Sassy shuttered in the mid-90s, partly the result of a conservative turn of the political tide. In its wake, teen magazines returned to their usual ratio of fashion (lots) to feminism (the occasional nod). Then, in the early 2000s, former Sassy editors and readers became staffers at magazines like Elle Girl and Cosmo Girl. I was the founding beauty-and-health director at Teen Vogue, a fashion magazine aimed at teenagers who were rich enough to afford Prada sunglasses or sophisticated enough to know how to thrift similar styles. A former college women’s-studies major, my commitment to doing style-related stories with a feminist message was very real. I did the requisite diet pieces, but rather than running recipes for low-fat after-school snacks, I published articles instructing girls how to handle overbearing, overly body-conscious parents. My beauty experts weren’t just celebrity makeup artists and hair stylists, but also feminist philosophers of beauty like Susan Bordo (really) and—in homage to both Sassy and the self-empowerment ethos of the classic 1970s feminist health care compendium Our Bodies, Ourselves—girls themselves.

Of course, I never used the word feminist. No one ever told me not to, but I knew that fashion magazines weren’t exactly hotbeds of political activism. The other women in my office didn’t even identify with the label; I couldn’t imagine my teenage readers did, either. So at a feminist media conference in 2004, I was surprised by how excited college students got when I told them where I worked. A few years later, at a party, I met Kathleen Hanna, the lead singer of 1990s feminist band Bikini Kill. “Teen Vogue is my favorite magazine,” she told me. Hanna might not be a teenager, but she is certainly beloved among teenagers. I realized that younger feminists no longer needed to apologize for an interest in fashion.

But why? Maybe the stealth feminism young girls had grown up with in their fashion magazines had sunk in. So, too, the more and less explicit feminism of other aspects of their childhood pop culture—like watching a fully made-up Buffy kick guys’ asses in the TV show Buffy the Vampire Slayer. Plus, this generation of girls is more comfortable with queer culture, which is closely aligned with feminism and which valorizes the importance of clothing to identity-creation in a way that typical second-wave feminism did not. Gevinson’s readers possibly saw or knew about cable mainstays like Queer Eye for the Straight Guy and The L Word. If butches and femmes can like, and define their image through, fashion, so could teenage girls—even the heterosexual ones.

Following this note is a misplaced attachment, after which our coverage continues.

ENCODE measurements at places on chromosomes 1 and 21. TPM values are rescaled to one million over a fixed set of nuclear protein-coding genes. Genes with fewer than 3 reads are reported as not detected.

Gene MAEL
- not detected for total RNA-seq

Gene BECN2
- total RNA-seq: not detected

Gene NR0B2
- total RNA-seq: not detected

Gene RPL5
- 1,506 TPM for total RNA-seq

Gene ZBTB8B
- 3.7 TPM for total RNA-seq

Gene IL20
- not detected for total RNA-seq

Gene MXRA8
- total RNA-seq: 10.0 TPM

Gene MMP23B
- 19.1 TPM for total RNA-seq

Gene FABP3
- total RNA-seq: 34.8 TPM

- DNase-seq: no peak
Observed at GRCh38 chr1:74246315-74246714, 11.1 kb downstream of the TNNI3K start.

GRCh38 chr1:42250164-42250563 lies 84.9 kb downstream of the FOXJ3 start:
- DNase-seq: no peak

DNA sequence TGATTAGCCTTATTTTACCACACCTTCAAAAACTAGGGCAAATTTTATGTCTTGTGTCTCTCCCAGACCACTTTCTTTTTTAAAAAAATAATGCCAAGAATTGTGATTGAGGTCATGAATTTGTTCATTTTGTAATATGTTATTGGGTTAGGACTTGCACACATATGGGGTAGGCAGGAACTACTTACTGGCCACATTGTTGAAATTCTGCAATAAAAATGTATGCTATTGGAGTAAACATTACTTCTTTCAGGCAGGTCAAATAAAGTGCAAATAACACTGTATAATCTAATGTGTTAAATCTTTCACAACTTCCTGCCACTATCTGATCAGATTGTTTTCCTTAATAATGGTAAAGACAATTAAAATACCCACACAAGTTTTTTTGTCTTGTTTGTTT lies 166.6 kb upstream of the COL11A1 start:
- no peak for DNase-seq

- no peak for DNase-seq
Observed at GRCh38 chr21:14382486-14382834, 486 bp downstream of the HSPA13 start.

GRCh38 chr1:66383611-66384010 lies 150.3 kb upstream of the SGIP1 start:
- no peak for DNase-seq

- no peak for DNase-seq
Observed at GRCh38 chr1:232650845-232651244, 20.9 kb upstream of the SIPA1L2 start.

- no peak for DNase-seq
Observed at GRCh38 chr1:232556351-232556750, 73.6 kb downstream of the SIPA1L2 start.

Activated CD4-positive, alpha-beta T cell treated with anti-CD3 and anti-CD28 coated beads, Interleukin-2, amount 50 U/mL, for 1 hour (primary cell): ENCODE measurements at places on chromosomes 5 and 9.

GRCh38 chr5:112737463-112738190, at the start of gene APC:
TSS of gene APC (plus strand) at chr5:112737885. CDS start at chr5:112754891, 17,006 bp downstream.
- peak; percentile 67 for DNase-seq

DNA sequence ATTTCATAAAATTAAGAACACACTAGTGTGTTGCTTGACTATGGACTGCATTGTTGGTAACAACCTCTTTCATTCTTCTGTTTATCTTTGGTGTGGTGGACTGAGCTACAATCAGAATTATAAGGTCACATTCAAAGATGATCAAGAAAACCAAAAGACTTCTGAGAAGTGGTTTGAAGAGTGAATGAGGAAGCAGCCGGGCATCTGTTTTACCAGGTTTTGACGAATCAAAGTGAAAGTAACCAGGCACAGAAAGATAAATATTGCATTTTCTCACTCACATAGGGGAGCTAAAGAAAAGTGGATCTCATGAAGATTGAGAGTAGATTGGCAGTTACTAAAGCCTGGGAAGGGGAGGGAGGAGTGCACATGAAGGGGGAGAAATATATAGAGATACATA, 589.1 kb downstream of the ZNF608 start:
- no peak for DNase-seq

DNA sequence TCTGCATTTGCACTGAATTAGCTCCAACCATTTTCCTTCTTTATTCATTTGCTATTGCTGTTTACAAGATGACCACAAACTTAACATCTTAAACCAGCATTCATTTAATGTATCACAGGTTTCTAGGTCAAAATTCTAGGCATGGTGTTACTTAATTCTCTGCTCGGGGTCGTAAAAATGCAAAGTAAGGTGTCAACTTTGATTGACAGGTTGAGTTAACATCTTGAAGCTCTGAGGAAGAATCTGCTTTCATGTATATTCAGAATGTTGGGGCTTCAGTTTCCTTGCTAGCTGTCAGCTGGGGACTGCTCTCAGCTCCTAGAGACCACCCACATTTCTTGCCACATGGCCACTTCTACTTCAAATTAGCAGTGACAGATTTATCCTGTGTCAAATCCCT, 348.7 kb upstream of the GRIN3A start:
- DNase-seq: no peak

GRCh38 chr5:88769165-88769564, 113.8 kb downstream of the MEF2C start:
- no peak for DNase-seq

It makes sense that Gevinson embodies this new, untormented approach to her interests. For one thing, she was known in the fashion world before she began writing regularly about feminism. For another, the stakes are lower: Her brand began with her blog and Tumblr, which means she isn’t particularly beholden to advertisers that want their fall shoes to be shown in an apolitical context.

In fact, Rookie isn’t the only place in print or on the web where this easy marriage of fashion and feminism is taking place; it’s merely the most visible. Worn, a Canadian fashion magazine run by and for young women, recently featured a series of posts on the anti-rape rallies called “SlutWalks” on their blog. The magazine has also been praised in the feminist magazine Bitch. And there are plenty of Tumblr blogs on which girls post equal amounts of images of runway shows and quotes from 1970s feminist lesbian poet Adrienne Rich. “I can be a femme and still be a feminist,” says one post that regularly circulates. Girls on Tumblr tend to be ahead of the curve but, with the advent of Rookie, their need for disclaimers may be behind the times.